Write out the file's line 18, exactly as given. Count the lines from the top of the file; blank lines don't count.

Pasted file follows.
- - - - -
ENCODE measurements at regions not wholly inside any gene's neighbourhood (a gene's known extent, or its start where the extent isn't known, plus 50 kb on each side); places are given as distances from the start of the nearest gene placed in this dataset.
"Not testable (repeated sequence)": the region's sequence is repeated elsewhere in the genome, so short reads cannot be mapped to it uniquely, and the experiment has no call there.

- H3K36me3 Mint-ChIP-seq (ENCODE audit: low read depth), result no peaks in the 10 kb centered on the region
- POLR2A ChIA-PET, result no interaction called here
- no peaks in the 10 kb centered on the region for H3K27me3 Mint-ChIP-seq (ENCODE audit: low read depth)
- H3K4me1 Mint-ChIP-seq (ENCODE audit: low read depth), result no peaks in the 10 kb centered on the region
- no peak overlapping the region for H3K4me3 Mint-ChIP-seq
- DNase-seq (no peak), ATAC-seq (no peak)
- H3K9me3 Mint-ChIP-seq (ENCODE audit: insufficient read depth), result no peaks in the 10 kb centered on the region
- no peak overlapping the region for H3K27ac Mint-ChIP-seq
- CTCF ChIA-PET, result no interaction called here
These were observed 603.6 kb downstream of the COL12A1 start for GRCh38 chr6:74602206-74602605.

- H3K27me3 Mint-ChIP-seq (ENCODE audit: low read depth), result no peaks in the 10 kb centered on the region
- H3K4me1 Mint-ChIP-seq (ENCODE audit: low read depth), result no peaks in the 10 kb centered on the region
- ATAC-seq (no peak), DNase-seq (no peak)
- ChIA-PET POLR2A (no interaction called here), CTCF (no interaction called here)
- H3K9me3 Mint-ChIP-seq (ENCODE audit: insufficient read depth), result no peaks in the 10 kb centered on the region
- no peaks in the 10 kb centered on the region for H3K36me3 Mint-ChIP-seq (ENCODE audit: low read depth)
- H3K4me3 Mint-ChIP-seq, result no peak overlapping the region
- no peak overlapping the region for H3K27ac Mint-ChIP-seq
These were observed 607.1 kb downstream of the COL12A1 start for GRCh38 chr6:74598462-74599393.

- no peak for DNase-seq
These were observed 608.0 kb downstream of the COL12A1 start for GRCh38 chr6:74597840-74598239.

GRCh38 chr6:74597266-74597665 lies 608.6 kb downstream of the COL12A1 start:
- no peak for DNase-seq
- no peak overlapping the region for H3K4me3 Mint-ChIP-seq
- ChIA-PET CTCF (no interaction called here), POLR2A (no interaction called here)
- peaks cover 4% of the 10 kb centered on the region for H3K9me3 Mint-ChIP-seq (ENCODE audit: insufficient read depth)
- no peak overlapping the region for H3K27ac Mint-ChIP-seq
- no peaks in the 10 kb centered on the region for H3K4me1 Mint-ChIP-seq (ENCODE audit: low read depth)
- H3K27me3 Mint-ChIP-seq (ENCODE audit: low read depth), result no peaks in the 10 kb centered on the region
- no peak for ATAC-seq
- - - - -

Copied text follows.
- no peaks in the 10 kb centered on the region for H3K36me3 Mint-ChIP-seq (ENCODE audit: low read depth)